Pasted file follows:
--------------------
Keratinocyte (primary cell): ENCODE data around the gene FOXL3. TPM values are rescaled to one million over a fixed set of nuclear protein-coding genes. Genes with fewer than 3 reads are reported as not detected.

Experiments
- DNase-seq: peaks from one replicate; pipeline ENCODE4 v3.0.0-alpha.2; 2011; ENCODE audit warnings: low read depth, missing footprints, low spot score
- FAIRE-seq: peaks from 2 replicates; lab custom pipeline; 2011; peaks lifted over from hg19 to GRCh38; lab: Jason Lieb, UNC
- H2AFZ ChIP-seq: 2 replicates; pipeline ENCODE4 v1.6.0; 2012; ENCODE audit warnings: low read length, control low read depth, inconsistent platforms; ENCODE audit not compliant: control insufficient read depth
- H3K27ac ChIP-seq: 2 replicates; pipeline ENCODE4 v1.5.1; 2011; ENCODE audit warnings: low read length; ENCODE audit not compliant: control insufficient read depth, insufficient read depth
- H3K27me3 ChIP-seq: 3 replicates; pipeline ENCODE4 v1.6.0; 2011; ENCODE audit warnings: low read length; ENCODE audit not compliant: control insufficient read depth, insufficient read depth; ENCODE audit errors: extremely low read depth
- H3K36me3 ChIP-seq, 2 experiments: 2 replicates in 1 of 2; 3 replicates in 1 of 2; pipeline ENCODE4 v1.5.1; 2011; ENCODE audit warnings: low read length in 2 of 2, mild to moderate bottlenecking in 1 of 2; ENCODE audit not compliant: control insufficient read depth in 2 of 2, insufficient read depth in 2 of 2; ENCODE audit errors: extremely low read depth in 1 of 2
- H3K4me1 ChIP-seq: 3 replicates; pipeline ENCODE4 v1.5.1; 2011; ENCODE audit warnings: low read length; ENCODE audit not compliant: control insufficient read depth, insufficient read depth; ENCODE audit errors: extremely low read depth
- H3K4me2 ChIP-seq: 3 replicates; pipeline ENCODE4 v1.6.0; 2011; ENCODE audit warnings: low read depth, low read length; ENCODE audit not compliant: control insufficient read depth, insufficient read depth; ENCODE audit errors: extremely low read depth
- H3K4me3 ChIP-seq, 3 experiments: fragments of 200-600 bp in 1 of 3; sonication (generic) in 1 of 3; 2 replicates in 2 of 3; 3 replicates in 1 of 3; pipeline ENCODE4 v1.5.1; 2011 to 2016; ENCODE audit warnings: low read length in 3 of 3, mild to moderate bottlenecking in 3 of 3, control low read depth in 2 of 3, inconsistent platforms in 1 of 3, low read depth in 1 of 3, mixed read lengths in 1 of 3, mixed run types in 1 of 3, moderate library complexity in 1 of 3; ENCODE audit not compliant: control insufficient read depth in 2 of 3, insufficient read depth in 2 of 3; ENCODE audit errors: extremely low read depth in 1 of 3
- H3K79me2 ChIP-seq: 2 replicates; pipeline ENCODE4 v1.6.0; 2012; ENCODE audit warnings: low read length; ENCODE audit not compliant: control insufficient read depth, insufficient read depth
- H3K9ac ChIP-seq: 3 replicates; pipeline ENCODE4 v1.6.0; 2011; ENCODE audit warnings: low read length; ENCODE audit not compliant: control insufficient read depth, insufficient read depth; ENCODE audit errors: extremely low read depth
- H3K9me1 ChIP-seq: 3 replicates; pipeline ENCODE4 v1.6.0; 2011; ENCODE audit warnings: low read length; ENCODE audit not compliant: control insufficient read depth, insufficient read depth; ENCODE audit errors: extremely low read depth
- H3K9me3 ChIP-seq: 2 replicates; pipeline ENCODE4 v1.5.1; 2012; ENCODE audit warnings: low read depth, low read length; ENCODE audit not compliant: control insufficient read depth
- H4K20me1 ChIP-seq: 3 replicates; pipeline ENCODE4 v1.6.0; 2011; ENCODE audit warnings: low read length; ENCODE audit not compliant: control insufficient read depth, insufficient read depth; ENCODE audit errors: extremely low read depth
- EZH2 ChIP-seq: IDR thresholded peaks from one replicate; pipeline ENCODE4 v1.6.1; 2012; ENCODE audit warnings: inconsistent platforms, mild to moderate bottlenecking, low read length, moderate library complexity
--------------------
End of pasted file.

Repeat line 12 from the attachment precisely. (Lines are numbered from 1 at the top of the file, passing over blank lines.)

- H3K79me2 ChIP-seq: 2 replicates; pipeline ENCODE4 v1.6.0; 2012; ENCODE audit warnings: low read length; ENCODE audit not compliant: control insufficient read depth, insufficient read depth